AI in Program and Project Management: Driving Project Value (Part One)

We all know Artificial Intelligence (AI) will continue to impact the way we work as technology evolves. And the field of program and project management (PPM) is no exception. A recent Gartner article estimates that by 2030, 80 percent of work done by today’s project managers will be eliminated as AI takes on traditional project management functions such as data collection, tracking, and reporting. This is supported by a recent report published by the Project Management Institute (PMI): “AI Innovators: Cracking the Code on Project Performance” which concludes the transformation has already begun. Of the 551 project managers surveyed for the report, 81 percent said their organization is already being impacted by AI technologies and PMI predicts the proportion of projects managed with AI will jump from 23 percent to 37 percent by 2022.

In this first, of a two-part blog series, we examine the benefits and potential impact of AI for CIOs, PMO leaders, and other business transformation leaders seeking to extract greater value from their portfolio management, program leadership, and project management competencies. In part two, we’ll look at the AI-enhanced tools currently available to project managers and how this space will continue to evolve.

Before we zero in on the impacts of AI for project management, let’s take a minute to level-set on the concept of AI. AI is intelligence demonstrated by machines, in contrast to the natural intelligence of humans. AI is largely machine learning and its extension, deep learning. Machine learning consists of techniques that enable computers to figure things out using available data while deep learning is machines mimicking the complex ways in which humans process information to solve problems. AI may be complemented by Robotic Process Automation (RPA), which is computers mimicking human actions; Natural Language Processing (NLP), which is technology that enables computers to understand human speech; and Predictive Analytics, which is the analysis of existing data to predict what may happen next.

Opportunities to expand the value of AI into PPM

There are three key areas where organizations can leverage AI to drive higher value project outcomes and, ultimately, deliver even greater value to customers.

Opportunity 1: Step outside of the mundane

Project managers spend a lot of time on mundane, but essential, activities like scheduling meetings, reviewing logs, reminding team members of upcoming due dates, and packaging project data into reports. These activities keep project managers (and other team members) from value-adding, people-centric activities like team empowerment and stakeholder management. A recent study by Cognilytica found project managers spend more than half their time (54 percent) on administrative tasks such as managing updates.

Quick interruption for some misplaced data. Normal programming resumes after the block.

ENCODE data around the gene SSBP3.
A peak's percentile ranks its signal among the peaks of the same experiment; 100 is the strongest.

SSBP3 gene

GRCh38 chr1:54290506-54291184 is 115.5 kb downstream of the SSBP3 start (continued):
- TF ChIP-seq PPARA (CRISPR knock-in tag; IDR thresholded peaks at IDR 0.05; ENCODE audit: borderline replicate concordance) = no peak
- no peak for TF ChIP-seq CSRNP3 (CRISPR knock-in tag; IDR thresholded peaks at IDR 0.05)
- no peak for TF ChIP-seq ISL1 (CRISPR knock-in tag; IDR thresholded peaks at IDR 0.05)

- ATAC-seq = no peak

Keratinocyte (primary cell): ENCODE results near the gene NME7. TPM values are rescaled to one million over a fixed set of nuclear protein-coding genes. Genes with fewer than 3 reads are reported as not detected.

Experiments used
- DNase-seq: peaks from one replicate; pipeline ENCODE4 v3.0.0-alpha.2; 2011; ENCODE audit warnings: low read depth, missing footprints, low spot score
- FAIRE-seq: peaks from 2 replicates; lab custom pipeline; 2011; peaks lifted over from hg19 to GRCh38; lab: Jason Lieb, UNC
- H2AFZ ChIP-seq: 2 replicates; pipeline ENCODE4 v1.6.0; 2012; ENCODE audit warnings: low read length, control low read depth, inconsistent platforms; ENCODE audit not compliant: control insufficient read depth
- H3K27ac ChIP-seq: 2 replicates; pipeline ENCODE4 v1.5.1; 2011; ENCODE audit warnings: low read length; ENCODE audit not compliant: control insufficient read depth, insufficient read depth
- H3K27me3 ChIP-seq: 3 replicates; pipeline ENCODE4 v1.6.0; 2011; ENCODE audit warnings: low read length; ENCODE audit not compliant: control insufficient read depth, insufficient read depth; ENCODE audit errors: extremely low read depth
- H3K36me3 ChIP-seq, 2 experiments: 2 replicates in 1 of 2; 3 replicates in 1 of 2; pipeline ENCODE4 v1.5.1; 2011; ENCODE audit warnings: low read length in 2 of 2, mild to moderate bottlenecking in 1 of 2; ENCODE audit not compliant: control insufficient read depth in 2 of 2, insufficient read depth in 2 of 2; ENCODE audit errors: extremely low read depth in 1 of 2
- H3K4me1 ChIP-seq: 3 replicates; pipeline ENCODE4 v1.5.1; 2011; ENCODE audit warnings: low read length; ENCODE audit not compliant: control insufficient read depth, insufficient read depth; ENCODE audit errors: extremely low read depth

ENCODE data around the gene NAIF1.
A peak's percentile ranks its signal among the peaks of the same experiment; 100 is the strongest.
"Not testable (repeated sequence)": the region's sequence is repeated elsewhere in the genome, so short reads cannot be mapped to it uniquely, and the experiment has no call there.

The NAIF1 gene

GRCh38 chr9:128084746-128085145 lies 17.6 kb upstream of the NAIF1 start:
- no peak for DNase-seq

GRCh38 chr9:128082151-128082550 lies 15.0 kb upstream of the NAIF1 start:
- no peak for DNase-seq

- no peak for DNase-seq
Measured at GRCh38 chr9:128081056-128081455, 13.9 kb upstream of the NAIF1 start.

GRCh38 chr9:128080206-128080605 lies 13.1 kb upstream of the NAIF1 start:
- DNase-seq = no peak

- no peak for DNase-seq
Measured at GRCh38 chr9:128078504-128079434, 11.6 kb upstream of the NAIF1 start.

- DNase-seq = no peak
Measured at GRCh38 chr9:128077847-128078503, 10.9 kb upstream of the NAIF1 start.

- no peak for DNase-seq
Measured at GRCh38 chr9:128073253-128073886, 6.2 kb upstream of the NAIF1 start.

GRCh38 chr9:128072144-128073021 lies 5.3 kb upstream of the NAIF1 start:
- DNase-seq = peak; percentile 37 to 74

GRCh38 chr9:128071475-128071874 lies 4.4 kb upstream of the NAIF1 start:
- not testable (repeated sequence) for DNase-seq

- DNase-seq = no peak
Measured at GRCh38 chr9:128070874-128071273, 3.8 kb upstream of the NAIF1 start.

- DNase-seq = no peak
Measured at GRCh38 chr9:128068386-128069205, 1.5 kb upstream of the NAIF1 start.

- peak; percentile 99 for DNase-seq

Use AI to free project managers (and their teams) from the mundane, enabling them to perform activities requiring interpersonal interaction and strategic thinking. The chore of scheduling meetings can be performed through Robotic Process Automation (RPA). Chatbots can be used to send reminders to project team members when tasks are coming due or when an issue or action item goes too long without update. For example, RPA infused with Natural Language Processing (NLP) enables a project manager to tell her virtual assistant (Siri, Cortana, Google, Alexa) to schedule a meeting, or tell her which action items are on the aging list.

Opportunity 2: Mitigate bias

AI also removes the human biases that cause us to downplay problems, so by applying capabilities such as predictive analytics, project teams can see the real condition of a project. Predictive analytics and machine learning can look at task completion rates and risks to forecast the likelihood a milestone will be missed. Knowing early on the odds are high that a project will miss a deadline enables teams to make course corrections.

Opportunity 3: Strengthen personal relationships

Finally, apply AI to ensure project managers have additional capacity to focus on people-centered project management; freeing project managers to focus on the person-to-person interactions required to effectively drive projects towards completion. Human interaction continues to drive meaningful progress, and it always will. By removing automatable tasks, such as scheduling meetings, and combing through logs and the budget, project managers are freed to focus on a few core, value-added tasks:

  • Lead the project team to do great work through vision, inspiration, and removing obstacles
  • Develop and maintain productive relationships with stakeholders
  • Deliver even greater value to customers.

In the next blog of our series, we’ll look more closely at tools to enable AI in PPM and, more importantly, explore how to get started.